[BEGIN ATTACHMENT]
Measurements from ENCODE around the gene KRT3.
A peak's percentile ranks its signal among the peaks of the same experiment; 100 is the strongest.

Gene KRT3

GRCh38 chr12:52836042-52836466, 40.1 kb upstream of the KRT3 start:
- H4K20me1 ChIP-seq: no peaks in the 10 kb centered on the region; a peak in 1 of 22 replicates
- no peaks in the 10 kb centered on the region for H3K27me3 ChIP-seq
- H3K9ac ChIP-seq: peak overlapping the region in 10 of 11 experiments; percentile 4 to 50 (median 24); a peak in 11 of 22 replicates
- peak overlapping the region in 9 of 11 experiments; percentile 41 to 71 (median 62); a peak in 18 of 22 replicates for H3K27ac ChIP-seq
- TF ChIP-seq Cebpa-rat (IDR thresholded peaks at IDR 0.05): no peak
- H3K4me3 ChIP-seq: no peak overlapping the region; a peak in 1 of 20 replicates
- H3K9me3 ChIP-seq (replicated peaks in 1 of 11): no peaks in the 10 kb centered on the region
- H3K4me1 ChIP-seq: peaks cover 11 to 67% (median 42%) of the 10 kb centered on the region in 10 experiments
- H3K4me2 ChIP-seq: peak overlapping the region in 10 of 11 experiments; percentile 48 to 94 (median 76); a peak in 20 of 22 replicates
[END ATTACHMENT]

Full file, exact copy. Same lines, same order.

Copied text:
Measurements from ENCODE around the gene KRT3.
A peak's percentile ranks its signal among the peaks of the same experiment; 100 is the strongest.

Gene KRT3

GRCh38 chr12:52836042-52836466, 40.1 kb upstream of the KRT3 start:
- H4K20me1 ChIP-seq: no peaks in the 10 kb centered on the region; a peak in 1 of 22 replicates
- no peaks in the 10 kb centered on the region for H3K27me3 ChIP-seq
- H3K9ac ChIP-seq: peak overlapping the region in 10 of 11 experiments; percentile 4 to 50 (median 24); a peak in 11 of 22 replicates
- peak overlapping the region in 9 of 11 experiments; percentile 41 to 71 (median 62); a peak in 18 of 22 replicates for H3K27ac ChIP-seq
- TF ChIP-seq Cebpa-rat (IDR thresholded peaks at IDR 0.05): no peak
- H3K4me3 ChIP-seq: no peak overlapping the region; a peak in 1 of 20 replicates
- H3K9me3 ChIP-seq (replicated peaks in 1 of 11): no peaks in the 10 kb centered on the region
- H3K4me1 ChIP-seq: peaks cover 11 to 67% (median 42%) of the 10 kb centered on the region in 10 experiments
- H3K4me2 ChIP-seq: peak overlapping the region in 10 of 11 experiments; percentile 48 to 94 (median 76); a peak in 20 of 22 replicates